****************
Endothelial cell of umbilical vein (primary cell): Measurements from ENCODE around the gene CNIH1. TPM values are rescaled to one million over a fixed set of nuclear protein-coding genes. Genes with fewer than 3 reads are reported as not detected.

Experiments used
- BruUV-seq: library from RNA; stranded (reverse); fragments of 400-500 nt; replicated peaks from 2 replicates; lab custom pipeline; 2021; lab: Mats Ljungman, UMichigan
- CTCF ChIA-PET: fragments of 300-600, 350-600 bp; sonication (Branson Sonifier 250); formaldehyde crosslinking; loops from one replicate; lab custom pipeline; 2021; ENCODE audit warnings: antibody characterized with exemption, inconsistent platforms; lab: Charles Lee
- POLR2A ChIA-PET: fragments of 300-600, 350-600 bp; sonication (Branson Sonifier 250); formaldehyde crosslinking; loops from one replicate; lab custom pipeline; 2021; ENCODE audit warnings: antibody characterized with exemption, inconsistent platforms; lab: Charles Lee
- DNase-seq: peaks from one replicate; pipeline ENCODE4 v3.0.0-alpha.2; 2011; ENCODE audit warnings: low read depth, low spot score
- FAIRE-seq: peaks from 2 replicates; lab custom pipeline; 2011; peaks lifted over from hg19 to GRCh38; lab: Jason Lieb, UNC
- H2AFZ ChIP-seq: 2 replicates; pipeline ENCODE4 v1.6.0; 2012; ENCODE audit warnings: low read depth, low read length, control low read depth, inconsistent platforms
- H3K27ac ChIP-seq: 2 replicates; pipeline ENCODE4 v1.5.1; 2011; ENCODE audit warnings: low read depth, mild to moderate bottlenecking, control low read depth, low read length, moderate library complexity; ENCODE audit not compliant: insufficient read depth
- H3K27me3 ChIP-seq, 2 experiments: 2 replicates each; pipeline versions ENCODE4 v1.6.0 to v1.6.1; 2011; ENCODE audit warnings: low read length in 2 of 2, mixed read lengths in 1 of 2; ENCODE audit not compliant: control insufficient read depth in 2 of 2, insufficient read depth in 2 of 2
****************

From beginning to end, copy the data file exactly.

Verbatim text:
Endothelial cell of umbilical vein (primary cell): Measurements from ENCODE around the gene CNIH1. TPM values are rescaled to one million over a fixed set of nuclear protein-coding genes. Genes with fewer than 3 reads are reported as not detected.

Experiments used
- BruUV-seq: library from RNA; stranded (reverse); fragments of 400-500 nt; replicated peaks from 2 replicates; lab custom pipeline; 2021; lab: Mats Ljungman, UMichigan
- CTCF ChIA-PET: fragments of 300-600, 350-600 bp; sonication (Branson Sonifier 250); formaldehyde crosslinking; loops from one replicate; lab custom pipeline; 2021; ENCODE audit warnings: antibody characterized with exemption, inconsistent platforms; lab: Charles Lee
- POLR2A ChIA-PET: fragments of 300-600, 350-600 bp; sonication (Branson Sonifier 250); formaldehyde crosslinking; loops from one replicate; lab custom pipeline; 2021; ENCODE audit warnings: antibody characterized with exemption, inconsistent platforms; lab: Charles Lee
- DNase-seq: peaks from one replicate; pipeline ENCODE4 v3.0.0-alpha.2; 2011; ENCODE audit warnings: low read depth, low spot score
- FAIRE-seq: peaks from 2 replicates; lab custom pipeline; 2011; peaks lifted over from hg19 to GRCh38; lab: Jason Lieb, UNC
- H2AFZ ChIP-seq: 2 replicates; pipeline ENCODE4 v1.6.0; 2012; ENCODE audit warnings: low read depth, low read length, control low read depth, inconsistent platforms
- H3K27ac ChIP-seq: 2 replicates; pipeline ENCODE4 v1.5.1; 2011; ENCODE audit warnings: low read depth, mild to moderate bottlenecking, control low read depth, low read length, moderate library complexity; ENCODE audit not compliant: insufficient read depth
- H3K27me3 ChIP-seq, 2 experiments: 2 replicates each; pipeline versions ENCODE4 v1.6.0 to v1.6.1; 2011; ENCODE audit warnings: low read length in 2 of 2, mixed read lengths in 1 of 2; ENCODE audit not compliant: control insufficient read depth in 2 of 2, insufficient read depth in 2 of 2